Within the last two weeks, our area has seen a new stage set. Lengthening days, warmer weather, open water, accessible wetlands and the early buzzing of insects have tempted this spring’s cast into an early performance.
What would this show be without a chorus? As moderating temperatures first lifted the curtain from the sullen winter landscape, spring peeper and chorus frogs performed in the opening act, bursting into their birdlike, trilling peeps and funny burpings. Their happy songs always make me smile, and I love to sit and listen to this opening rendition of “life.”
I noticed the red-winged blackbirds the very day that the frogs’ choir erupted. Like the leading man of a musical, the red-wing begs to be noticed. The males bounced upon prominent perches while flashing their brilliant red epaulets as they belted out their “conk-a-ree-onk” love song while searching for mates.
The killdeer was the next in spring’s production. While not nearly the showboat that the red-wing tends to be, these stilt-legged supporting actors shout their name repeatedly as they wing over fields and dance along the ground. Never one to be found alone, the first sightings quickly multiplied.
Every show must have the oft-misunderstood villain. This position was filled by the return of the year’s first turkey vultures, soaring high above our fields. Their ominous silhouette and nature’s bad makeup job have led to misunderstanding and superstition. Like the beauty’s beast, they are shy and harmless. They only want to be left alone to do nature’s janitorial work.
The final act of this early release comes as the sun’s spotlight fades and the set darkens. A woodcock has returned to our home’s pastures and meadows to perform its aerial ballet, complete with some sudden stunt-flying as it tumbles to its terrestrial stage where it sings its sad “peent” lament as it waddles awkwardly about. It then suddenly returns to the sky to repeat the dance until darkness and fatigue close the show.
Each season has its own grace. To me, spring is truly the Easter so many seek. It’s the rebirth of a world that was never truly gone, but one just waiting to be rediscovered.
Don’t be content being a spectator. There’s much you can do for wildlife to improve habitat. As for me, 30 new trees and a new pollinator field will be added as props on my little stage to help support future acts.
“In all things of nature there is something of the marvelous.” — Aristotle
“Behold, my friends, the spring is come; the earth has gladly received the embraces of the sun, and we shall soon see the results of their love!” — Sitting Bull
Along the way:
Wildlife officials often get calls from folks who spot coyotes in urban or suburban areas. According to the Division of Wildlife, this is seldom a cause for alarm.
Coyotes are highly adaptable and live in a wide variety of environments. It isn’t necessary to report sightings unless the animal appears sick, hurt or seems to have lost its natural fear of humans.
Here are a few steps to keep in mind if you encounter an urban coyote in the Buckeye State.
1. Understand that coyotes are common throughout Ohio and are regularly seen within city limits. Wolves are not a species found wild in Ohio.
2. If you spot a coyote on your property, make sure to remove attractants to deter them from returning. This includes securing garbage and removing outside pet food before nightfall. Remember to clean up around the grill as well.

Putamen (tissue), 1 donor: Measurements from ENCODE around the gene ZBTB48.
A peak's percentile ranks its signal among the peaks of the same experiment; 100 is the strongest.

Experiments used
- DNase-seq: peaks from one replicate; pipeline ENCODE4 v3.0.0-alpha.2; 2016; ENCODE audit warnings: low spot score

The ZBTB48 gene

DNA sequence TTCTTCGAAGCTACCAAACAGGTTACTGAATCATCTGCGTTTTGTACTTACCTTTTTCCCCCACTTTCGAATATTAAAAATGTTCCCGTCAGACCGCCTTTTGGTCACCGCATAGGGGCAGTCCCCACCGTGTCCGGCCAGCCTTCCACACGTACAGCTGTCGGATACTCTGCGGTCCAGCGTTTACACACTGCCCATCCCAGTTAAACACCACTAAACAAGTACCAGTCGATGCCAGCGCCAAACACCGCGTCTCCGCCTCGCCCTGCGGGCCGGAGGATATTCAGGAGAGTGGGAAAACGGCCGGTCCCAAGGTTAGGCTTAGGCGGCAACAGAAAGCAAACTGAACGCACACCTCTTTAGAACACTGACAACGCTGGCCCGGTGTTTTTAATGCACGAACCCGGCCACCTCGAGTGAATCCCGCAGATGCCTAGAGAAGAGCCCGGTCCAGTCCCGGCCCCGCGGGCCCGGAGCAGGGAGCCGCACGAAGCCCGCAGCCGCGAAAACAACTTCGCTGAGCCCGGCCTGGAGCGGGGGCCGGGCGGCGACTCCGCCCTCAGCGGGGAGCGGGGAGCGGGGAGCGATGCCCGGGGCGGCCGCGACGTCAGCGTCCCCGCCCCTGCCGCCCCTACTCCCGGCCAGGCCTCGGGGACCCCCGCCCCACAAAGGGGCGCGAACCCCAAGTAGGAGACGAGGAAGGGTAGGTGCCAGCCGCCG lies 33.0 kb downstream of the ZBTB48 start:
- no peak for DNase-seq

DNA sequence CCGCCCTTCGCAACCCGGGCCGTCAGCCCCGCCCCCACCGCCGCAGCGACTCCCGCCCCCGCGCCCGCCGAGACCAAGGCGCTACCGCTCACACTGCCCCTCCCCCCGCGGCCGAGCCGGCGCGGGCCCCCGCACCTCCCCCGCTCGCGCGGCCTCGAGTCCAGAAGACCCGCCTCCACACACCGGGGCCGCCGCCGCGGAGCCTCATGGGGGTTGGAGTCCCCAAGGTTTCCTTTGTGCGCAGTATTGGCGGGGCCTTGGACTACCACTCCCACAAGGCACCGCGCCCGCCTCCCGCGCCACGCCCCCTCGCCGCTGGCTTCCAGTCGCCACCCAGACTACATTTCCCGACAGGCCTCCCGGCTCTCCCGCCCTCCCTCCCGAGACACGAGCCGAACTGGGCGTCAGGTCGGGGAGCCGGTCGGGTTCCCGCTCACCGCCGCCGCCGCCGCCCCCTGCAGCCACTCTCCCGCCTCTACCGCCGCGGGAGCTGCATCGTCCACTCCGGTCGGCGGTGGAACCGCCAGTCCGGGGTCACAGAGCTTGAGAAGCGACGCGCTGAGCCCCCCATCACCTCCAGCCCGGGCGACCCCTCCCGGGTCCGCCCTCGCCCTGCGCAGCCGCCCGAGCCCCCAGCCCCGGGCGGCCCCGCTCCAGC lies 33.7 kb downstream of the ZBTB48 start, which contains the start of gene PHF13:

3. Coyotes’ primary prey are small mammals such as rabbits and rodents; however, interactions with domestic pets have occurred. Keep small dogs and cats inside (especially between sunset and sunrise). Motion-activated lighting is helpful at keeping wildlife away.
4. Occasionally, an inquisitive coyote will stay put and watch you curiously. Clap your hands and shout; the coyote will usually move along. If it doesn’t, get louder. A coyote that loses fear of humans can become a threat and should be reported.
5. If a coyote continues visiting your yard after the use of harassment techniques, you can find a licensed nuisance trapper by calling the Division of Wildlife at 1-800-WILDLIFE.
Nuisance trappers use techniques to target individual animals and to reduce urban wildlife conflicts. They do charge for the service. Coyote populations in rural areas can be managed through legal hunting and trapping methods. Learn more about coyotes by visiting www.wildohio.gov.
Meredith Gilbert is the new wildlife communications specialist for the Division of Wildlife’s District Two Headquarters in Findlay. She will be responsible for writing and forwarding news releases concerning wildlife resources.
Born in Tiffin, Meredith is a lifelong outdoor enthusiast. An Ohio State University graduate with a degree in zoology, her work experience includes monitoring bird nest success rates while working for Ohio State and with the Columbus Zoo’s education department. She can be reached at 419-429-8359. News releases are available at www.wildohio.gov.
• Tomorrow: Sporting clays, 9 a.m. to 3 p.m., UCOA, 6943 Marion Township 243, Findlay.
• Thursday and Friday: Trap and skeet, open to the public, 5 p.m., UCOA, 6943 Marion Township 243, Findlay.
• March 17-19: Ohio Deer and Turkey Expo, State Fairgrounds, Ohio Expo Center, Bricker Building, 717 E. 17th Ave., Columbus. Visit www.deerinfo.com/ohio.
• March 18: Pheasants Forever Fundraiser and Banquet, Sterling Center, Hancock County Humane Society. Contact Mark Plesec at firstname.lastname@example.org for tickets. Visit: www.hancockpf.org.
• March 24: Ohio Botanical Symposium, 8 a.m. to 4 p.m., Villa Milano Banquet and Conference Center, 1630 Schrock Road, Columbus. Preregistration is required. Visit www.cmnh.org/obs.
Abrams is a retired wildlife officer supervisor for the state Division of Wildlife in Findlay. He can be reached at P.O. Box 413, Mount Blanchard 45867-0413 or via email at email@example.com.
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